Having a daughter who took a “different,” non-traditional path, has been a challenge to my own identity. She is my first-born and I was a young mother in my twenties with hopes and dreams (and expectations) when she was born. I was a bit of a rebel myself and often went the extra mile to resist conforming as a teen so I wanted my daughter to be spirited, too—a rebel—and to create her own path; I just didn’t expect her to surpass my own spirited nature and I certainly did not expect the range of emotions that “her path” would stir up in me.

I should have known what path my daughter would take when she was 4-years-old and she had a ballet recital. I had invited her grandparents (my father and his wife) and my oldest sister, who was the most conventional among my four sisters, to watch my adorable little ballerina. As all the little girls lined up towards the audience, their backs to the mirror along the wall, and began to perform the ballet moves they had practiced in sync with one another, my little one stood facing the mirror, back to the audience, and made faces in the mirror the entire time! I thought she was shy…yet, when I look back on other examples throughout her childhood, like wearing sparkly sandals with wool tights to church, or wanting to change her name to Brenda, or telling everyone when she was six that she was going to go to college in Bethlehem, that she was on her way to becoming the free spirit she is now.

I always considered myself an open-minded “hippie” (I was born in the 60’s after all!). I was the first in my family to live on campus at college in Chicago, the only one of all my sisters to take up weightlifting as a young teen with aspirations of being a body builder! I spent a semester abroad in college and married a free-spirited guy (outside my race, mind you) and spent a year backpacking through Europe, living in Greece and Ireland, and traveling everywhere in between, sleeping in tents and hostels and hiking through the mountains, teaching English to young children while my husband played guitar and made signs in calligraphy for any business that would pay for this lost art (did I mention he is her father?).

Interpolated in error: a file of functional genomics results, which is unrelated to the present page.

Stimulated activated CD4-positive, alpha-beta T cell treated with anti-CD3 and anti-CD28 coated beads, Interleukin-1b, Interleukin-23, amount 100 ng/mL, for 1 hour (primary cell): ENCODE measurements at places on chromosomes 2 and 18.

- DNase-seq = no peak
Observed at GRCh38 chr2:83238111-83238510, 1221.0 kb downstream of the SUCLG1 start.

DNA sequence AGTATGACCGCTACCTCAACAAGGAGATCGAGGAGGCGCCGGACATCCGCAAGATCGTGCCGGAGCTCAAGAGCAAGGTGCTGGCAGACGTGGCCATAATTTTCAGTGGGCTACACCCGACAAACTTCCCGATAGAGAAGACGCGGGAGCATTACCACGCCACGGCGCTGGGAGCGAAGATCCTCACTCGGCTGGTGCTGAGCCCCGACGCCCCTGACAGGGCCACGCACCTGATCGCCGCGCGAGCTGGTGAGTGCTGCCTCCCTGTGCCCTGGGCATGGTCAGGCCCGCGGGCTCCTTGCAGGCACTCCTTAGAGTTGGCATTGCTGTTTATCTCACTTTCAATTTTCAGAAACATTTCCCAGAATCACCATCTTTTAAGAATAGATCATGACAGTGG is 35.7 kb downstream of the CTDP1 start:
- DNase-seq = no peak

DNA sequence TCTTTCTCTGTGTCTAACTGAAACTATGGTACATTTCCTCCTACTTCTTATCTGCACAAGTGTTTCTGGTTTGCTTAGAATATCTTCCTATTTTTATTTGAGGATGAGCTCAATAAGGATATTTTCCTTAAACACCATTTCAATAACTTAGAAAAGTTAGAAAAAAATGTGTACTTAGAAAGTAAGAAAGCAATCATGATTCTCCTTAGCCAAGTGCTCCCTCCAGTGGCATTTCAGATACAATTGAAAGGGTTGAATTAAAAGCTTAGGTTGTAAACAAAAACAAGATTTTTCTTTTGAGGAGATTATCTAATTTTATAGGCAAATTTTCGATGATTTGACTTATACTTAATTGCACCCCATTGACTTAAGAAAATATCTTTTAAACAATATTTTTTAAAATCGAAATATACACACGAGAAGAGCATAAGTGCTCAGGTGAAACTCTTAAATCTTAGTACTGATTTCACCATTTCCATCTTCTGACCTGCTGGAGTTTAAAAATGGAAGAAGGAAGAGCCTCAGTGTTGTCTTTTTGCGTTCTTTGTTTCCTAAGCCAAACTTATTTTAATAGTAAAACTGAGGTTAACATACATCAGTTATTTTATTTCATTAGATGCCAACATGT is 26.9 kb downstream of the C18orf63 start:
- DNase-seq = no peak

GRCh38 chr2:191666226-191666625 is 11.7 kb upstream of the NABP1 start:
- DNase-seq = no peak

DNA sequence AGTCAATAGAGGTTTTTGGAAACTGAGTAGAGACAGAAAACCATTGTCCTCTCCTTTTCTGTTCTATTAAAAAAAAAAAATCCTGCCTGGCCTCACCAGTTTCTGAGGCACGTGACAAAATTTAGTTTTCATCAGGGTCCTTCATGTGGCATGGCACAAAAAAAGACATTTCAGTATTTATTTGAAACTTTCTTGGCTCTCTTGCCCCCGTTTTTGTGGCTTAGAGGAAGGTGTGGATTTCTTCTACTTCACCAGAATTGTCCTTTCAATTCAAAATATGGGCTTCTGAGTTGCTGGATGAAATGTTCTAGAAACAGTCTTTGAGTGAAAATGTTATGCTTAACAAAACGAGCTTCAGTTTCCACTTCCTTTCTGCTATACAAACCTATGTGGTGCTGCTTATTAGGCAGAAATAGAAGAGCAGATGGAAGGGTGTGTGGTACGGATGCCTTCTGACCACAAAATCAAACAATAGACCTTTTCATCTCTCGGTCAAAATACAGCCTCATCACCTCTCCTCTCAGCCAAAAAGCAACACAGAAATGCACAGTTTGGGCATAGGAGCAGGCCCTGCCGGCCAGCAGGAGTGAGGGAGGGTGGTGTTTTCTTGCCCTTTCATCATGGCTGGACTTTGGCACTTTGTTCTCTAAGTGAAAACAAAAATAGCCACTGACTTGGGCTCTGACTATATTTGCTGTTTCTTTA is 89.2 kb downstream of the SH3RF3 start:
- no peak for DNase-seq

Never did I expect that 20 years later, my own daughter would make my escapades look conventional. When she was a junior in high school, she started to drop hints that she did not intend to go straight to college. I then, like the supportive, non-conventional (or so I thought) mother that I am, brought home brochures of gap year programs and suggested she take a year off to explore one of these programs. She was less than enthused; clearly I had missed what her intentions were. “I would never travel with an organized school program,” she declared.

I think I was still in denial.

I continued to make suggestions that included sending her to Greece to stay with relatives and sending her to a yoga retreat in upstate New York. Although she enjoyed these experiences, her itch was greater than mine ever was…or was it?

After graduating from high school, she called me on the phone and asked for her passport. When I asked why, she simply replied, “I am going to India.” After several more questions I realized that her plan did not go beyond that—no program, no mission work, no time-frame. I told my then 18-year-old that she did not have my blessing. Her response? “I don’t need your blessing, I just need my passport.”